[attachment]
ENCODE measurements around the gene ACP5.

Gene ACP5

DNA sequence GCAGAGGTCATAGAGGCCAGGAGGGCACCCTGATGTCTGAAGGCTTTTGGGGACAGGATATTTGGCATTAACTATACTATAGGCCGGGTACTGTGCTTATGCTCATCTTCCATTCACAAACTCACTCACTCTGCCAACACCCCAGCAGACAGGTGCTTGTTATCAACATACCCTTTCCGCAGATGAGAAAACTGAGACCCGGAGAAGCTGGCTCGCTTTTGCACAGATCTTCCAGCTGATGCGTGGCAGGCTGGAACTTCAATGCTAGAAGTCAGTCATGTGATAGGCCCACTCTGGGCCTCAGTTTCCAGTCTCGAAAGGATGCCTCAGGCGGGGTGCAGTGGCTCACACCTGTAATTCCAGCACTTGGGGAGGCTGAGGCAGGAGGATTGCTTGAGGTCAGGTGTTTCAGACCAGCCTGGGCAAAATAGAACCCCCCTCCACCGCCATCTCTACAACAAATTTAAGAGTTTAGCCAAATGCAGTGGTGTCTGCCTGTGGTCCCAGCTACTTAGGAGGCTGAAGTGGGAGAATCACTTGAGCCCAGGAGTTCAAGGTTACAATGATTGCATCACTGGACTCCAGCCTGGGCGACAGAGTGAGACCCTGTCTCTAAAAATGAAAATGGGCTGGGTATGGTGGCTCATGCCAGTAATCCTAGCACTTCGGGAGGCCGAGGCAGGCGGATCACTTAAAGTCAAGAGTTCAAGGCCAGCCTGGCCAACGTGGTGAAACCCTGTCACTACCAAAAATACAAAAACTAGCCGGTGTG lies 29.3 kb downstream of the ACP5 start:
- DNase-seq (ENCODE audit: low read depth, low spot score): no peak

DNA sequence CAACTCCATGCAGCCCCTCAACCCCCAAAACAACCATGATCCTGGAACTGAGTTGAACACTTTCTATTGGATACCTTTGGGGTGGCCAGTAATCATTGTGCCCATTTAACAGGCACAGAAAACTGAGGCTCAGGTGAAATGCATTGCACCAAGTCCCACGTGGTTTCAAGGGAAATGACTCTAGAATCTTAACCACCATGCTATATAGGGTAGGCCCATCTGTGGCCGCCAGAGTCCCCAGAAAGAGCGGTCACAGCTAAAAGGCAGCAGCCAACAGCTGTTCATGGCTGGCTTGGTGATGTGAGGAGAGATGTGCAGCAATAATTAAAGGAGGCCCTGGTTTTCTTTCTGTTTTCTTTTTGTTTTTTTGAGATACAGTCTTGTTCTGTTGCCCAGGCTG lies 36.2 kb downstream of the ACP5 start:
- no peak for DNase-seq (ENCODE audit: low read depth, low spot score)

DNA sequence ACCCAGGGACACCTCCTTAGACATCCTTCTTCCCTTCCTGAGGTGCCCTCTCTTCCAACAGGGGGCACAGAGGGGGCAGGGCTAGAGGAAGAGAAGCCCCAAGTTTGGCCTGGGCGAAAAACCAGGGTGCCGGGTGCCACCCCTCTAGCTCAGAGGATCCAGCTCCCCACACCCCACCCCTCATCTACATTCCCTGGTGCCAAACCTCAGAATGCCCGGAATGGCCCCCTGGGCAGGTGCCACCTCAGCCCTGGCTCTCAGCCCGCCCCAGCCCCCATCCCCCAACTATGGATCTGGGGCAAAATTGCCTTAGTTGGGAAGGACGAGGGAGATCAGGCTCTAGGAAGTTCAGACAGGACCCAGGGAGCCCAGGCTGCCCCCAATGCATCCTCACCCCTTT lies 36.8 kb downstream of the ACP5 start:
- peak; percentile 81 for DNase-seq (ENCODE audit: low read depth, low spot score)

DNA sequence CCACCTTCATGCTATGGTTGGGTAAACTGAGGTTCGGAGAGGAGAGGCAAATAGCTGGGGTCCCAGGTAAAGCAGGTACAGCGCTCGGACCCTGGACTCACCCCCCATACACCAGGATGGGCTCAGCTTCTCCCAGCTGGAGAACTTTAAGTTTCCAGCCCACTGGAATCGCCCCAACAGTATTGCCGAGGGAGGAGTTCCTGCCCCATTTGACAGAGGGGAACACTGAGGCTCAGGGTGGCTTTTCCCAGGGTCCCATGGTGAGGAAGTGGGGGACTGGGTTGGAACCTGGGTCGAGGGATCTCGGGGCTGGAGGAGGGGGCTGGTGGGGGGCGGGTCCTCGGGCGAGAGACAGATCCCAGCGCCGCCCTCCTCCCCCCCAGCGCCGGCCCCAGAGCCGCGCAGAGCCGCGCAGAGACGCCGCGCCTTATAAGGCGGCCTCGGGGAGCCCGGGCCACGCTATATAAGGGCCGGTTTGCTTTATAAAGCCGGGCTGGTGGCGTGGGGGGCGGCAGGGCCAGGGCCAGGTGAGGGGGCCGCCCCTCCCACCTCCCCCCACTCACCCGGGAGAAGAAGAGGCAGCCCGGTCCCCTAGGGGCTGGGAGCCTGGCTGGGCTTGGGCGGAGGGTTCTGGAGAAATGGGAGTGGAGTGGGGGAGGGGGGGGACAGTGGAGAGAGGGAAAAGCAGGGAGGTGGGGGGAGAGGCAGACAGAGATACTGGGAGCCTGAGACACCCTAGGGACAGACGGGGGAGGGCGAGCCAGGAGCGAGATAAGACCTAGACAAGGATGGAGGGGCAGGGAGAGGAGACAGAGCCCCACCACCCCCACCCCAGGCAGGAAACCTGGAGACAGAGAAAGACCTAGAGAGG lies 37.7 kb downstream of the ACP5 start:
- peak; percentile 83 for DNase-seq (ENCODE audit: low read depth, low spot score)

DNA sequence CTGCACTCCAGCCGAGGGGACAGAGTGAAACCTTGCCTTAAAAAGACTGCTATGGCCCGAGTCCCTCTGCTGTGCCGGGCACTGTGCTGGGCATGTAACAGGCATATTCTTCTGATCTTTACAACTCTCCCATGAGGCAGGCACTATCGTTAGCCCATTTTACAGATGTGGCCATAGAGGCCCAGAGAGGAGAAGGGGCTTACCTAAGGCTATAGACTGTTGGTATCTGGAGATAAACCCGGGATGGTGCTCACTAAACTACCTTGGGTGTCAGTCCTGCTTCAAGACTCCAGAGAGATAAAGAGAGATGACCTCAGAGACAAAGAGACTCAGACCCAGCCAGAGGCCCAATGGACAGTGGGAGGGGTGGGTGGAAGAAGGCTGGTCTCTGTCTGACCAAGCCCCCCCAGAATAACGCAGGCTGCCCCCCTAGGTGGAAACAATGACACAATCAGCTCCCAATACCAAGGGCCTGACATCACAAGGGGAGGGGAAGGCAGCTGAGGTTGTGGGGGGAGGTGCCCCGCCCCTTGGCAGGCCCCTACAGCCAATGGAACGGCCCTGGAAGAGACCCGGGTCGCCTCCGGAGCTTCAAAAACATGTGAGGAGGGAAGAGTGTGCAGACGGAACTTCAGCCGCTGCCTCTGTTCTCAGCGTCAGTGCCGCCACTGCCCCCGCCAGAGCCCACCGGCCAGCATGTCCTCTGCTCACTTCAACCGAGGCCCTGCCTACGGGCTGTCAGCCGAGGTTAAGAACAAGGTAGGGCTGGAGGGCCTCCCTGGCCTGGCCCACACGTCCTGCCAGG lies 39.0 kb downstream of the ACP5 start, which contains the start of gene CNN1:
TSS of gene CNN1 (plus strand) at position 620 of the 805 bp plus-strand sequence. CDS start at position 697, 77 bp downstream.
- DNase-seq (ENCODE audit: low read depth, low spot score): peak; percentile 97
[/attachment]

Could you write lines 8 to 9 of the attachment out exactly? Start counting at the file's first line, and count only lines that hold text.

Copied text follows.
- peak; percentile 81 for DNase-seq (ENCODE audit: low read depth, low spot score)

DNA sequence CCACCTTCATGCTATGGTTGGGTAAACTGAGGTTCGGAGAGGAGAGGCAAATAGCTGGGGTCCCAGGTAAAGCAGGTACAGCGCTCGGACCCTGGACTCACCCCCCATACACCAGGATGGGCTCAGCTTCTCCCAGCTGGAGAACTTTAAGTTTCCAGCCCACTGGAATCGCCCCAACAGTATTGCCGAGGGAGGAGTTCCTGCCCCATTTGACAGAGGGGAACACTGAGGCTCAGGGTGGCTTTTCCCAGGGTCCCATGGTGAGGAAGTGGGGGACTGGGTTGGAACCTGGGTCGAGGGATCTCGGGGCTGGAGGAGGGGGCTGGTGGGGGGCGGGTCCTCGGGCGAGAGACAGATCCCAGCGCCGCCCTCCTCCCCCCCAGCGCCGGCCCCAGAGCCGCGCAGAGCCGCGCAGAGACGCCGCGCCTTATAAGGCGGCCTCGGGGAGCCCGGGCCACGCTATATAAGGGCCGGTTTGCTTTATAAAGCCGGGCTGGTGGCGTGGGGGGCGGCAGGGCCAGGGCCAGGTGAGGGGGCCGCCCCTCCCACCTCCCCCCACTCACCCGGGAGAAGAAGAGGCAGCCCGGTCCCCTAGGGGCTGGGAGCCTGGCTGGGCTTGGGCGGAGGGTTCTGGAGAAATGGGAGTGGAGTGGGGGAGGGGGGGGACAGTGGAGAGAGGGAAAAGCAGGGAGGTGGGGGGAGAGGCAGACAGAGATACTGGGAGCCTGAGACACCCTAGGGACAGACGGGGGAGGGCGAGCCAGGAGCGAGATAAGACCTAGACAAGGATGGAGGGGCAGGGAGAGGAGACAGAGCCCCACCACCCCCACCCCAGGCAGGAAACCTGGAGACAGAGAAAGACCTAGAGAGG lies 37.7 kb downstream of the ACP5 start: